How Cincinnati’s Blue Water Vaccines wants to change medicine
Developing one vaccination that protects against the flu for a lifetime might sound like an impossible dream. But not to the team at Blue Water Vaccines in Cincinnati, who are working to develop just that — a healthcare-altering vaccination that can be used once instead of each season. Their goal is to make an economical vaccine that can truly change how people think about flu prevention.
“We’re using bacteria to manufacture the vaccines that are cheaper and more scalable,” said Joe Hernandez, founder and CEO. “In theory, we can vaccinate once in your lifetime and you’d never have to worry about the seasonal flu. I’m so excited. It’s a true labor of love. My grandfather always used to say, “Life is about leaving legacies.” Hopefully, this will be a legacy that we can all be proud of.”
Blue Water’s story began across the pond at Oxford University in England, where researchers proposed that the influenza virus was not as variable as originally thought. Hernandez saw the report but wasn’t ready to move forward until it was confirmed by others in the scientific community.
“It was quite controversial; people dismissed it as too radical,” said Hernandez. “But there was a lot of validity around the fact that every season, we get one prominent strain. For 10 or 15 years, nothing was done. And then a scientist was able to validate those models, and that was the genesis of Blue Water.”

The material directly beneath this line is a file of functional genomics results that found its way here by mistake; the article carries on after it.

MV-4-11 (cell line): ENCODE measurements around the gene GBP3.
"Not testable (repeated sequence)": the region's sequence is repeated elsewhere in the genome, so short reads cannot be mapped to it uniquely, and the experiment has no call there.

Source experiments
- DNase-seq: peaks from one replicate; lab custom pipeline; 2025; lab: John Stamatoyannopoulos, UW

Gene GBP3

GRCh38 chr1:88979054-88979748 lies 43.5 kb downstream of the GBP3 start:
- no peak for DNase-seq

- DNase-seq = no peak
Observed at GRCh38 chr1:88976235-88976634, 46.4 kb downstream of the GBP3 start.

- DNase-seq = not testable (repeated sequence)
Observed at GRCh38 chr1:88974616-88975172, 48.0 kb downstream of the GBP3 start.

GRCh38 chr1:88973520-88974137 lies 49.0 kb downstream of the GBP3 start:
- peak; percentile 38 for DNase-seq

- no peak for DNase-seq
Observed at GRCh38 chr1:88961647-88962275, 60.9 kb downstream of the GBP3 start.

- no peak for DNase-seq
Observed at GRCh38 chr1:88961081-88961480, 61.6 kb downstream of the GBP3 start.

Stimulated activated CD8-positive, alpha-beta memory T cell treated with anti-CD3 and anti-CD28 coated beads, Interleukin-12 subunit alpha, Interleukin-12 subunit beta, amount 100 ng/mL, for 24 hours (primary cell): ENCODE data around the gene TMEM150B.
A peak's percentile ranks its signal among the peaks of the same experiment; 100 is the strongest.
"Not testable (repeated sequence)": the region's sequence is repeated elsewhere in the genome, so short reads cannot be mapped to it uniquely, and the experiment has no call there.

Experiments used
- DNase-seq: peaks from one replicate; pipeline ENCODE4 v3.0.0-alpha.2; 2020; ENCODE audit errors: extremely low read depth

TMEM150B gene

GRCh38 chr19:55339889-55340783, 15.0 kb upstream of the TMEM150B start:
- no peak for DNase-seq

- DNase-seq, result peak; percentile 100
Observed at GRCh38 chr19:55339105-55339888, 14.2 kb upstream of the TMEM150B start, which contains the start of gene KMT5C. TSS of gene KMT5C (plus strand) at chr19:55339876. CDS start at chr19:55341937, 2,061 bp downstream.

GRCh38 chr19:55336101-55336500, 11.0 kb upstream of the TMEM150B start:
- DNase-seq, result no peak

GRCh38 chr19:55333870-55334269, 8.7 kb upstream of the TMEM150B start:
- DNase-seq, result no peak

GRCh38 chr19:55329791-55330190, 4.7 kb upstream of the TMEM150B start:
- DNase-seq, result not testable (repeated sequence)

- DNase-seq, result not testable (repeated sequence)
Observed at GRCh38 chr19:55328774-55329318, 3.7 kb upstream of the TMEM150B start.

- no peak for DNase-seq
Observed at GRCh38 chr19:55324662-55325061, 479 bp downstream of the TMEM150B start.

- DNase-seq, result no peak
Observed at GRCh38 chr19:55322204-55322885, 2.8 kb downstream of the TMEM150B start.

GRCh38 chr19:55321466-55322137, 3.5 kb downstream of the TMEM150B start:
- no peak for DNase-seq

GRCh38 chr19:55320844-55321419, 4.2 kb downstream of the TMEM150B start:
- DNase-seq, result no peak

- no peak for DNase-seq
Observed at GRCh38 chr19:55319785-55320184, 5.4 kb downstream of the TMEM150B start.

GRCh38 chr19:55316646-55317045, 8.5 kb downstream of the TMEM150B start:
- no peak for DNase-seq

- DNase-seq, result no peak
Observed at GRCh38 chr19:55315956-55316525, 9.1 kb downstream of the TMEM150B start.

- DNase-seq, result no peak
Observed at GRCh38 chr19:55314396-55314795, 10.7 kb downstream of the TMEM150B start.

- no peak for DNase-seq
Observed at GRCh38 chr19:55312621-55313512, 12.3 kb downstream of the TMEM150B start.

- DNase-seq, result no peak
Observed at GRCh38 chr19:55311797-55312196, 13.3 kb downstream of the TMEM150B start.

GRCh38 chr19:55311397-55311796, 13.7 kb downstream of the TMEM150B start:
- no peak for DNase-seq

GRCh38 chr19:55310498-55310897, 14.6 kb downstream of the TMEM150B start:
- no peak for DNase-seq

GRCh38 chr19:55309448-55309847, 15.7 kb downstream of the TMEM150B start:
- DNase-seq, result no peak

Hernandez and his team worked with the University to license the vaccine concept and were granted time to find investors and plan the technology needed to expand the idea. With a background in both science and business, Hernandez was able to navigate the complicated cross-Atlantic deal and come to an agreement to bring Oxford’s idea to life. Now, the company is aiming to begin human trials in the next 18 months to two years with a vaccine that won’t be made of eggs like the current version of the flu shot, helping to reach more people. Their ultimate goal is to make a one-time flu vaccine that’s more accessible and less expensive than current options.
“I’m fortunate that, when it comes to scientific conversations, I can understand the jargon and I can usually deduce whether there’s true scientific evidence for a claim or not,” said Hernandez. “On the finance side, we’re looking at how to put a business together. These are two very important educational elements that I’m able to apply to what I’m trying to do. And I’m lucky — I get to do what I love.”
“I approached them and said, ‘I can set up the company anywhere. We have interest from investment groups in Boston, New York and the UK, but I want to set this company up here in Ohio,’” said Hernandez. “The deal was all Ohio-based and Cincinnati-based investors. We’re really excited to work with them; they’re going to be great partners.”
Hernandez, the son of two Cuban immigrants, is from south Florida and had very little experience in Ohio before he arrived. But after experiencing Cincinnati, he believes Ohio represents the ideal place to start a company like Blue Water.
“What I’ve always respected was the level of integrity,” said Hernandez. “The Midwest integrity and reputation are real. People shake your hand and they really mean what they say. If they can’t do things, they tell you. We want to grow biotech in Ohio and we’re excited to move forward and truly change the world.”